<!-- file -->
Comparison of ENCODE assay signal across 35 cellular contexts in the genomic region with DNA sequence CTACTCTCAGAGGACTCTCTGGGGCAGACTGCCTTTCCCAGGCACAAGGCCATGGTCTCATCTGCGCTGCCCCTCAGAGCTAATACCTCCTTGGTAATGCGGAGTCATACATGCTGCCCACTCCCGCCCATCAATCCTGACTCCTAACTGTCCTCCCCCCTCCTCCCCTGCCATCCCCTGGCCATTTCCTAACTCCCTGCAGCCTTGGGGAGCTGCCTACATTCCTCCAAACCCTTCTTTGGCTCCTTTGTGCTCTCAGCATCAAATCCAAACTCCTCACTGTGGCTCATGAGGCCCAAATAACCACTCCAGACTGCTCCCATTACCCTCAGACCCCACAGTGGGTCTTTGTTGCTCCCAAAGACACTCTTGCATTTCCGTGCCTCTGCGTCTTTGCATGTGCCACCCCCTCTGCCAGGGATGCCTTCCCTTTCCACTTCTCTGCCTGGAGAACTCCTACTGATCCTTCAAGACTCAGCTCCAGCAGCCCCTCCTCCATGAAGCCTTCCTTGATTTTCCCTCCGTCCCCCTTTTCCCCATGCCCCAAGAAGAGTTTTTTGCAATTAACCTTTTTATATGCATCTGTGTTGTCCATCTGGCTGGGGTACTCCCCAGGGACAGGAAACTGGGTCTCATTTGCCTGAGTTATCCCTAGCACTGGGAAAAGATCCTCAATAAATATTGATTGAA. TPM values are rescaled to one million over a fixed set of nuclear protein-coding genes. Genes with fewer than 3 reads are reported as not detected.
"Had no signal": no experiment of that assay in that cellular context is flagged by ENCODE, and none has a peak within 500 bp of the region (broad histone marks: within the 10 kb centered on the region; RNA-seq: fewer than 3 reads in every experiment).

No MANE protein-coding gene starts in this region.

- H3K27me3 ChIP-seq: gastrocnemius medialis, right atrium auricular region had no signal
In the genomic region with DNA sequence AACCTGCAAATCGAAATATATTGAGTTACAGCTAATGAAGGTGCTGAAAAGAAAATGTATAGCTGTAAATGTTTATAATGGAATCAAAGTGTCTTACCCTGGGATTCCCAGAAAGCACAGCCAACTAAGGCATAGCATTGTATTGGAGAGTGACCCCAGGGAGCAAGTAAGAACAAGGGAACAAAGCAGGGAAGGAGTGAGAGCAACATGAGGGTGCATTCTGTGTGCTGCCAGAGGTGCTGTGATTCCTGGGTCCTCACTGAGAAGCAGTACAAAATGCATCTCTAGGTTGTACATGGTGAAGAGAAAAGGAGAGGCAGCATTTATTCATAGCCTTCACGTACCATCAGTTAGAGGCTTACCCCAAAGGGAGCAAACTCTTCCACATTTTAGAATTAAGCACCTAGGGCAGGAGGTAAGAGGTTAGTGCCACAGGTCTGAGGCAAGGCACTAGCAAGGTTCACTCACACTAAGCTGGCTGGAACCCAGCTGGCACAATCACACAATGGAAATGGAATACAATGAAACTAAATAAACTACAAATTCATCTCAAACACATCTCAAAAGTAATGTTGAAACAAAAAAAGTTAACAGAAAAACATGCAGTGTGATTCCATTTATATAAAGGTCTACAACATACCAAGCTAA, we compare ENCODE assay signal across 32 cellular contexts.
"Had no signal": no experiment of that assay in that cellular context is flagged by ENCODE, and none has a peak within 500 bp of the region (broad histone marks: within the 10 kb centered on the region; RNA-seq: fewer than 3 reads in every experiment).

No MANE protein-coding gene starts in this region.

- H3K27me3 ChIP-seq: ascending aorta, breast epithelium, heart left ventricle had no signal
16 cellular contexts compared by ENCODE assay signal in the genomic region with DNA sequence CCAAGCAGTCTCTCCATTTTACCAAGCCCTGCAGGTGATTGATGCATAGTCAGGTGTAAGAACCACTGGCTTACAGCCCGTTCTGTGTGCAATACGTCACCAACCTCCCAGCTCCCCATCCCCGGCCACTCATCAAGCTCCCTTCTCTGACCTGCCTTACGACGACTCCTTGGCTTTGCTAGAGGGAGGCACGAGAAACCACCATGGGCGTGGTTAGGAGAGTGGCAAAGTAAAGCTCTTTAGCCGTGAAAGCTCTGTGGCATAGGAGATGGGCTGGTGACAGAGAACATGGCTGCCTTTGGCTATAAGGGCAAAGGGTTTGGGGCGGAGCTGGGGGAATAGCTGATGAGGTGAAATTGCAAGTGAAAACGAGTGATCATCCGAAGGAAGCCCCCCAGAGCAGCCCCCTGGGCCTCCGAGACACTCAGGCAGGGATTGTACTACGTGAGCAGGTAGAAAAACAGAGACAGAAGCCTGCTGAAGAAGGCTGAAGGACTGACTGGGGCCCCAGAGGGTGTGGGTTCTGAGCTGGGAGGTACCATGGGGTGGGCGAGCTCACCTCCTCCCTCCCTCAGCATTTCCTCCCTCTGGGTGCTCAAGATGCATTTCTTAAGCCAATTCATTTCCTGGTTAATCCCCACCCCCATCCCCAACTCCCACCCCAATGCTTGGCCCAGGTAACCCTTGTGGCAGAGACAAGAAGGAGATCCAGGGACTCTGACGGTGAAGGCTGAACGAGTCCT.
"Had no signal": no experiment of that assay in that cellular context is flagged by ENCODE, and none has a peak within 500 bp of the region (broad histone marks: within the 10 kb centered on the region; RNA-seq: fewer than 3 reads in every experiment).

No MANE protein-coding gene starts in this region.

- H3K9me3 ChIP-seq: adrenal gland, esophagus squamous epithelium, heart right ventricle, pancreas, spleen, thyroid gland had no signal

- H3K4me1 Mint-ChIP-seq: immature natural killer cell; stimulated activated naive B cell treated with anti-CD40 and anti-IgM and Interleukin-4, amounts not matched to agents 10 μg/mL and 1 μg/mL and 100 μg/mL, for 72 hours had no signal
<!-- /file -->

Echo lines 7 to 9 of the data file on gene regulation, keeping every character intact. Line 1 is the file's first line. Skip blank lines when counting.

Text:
No MANE protein-coding gene starts in this region.

- H3K27me3 ChIP-seq: ascending aorta, breast epithelium, heart left ventricle had no signal
16 cellular contexts compared by ENCODE assay signal in the genomic region with DNA sequence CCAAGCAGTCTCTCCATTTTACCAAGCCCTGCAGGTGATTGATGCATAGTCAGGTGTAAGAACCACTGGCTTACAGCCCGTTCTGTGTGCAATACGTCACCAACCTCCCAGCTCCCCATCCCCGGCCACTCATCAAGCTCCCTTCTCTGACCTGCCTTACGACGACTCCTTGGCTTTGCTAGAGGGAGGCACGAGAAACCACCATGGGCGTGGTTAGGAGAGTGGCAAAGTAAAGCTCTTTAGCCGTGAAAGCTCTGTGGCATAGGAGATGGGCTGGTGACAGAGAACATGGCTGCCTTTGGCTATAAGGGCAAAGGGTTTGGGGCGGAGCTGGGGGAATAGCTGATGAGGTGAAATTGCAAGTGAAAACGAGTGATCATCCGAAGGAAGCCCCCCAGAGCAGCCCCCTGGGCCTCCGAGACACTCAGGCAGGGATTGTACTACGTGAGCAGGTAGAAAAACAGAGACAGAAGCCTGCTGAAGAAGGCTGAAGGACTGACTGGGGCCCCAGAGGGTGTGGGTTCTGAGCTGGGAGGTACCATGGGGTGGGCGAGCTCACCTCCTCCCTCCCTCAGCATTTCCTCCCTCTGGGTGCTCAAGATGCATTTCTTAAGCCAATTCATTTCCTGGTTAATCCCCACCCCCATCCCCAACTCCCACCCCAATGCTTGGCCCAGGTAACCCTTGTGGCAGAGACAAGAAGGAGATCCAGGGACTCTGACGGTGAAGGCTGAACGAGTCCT.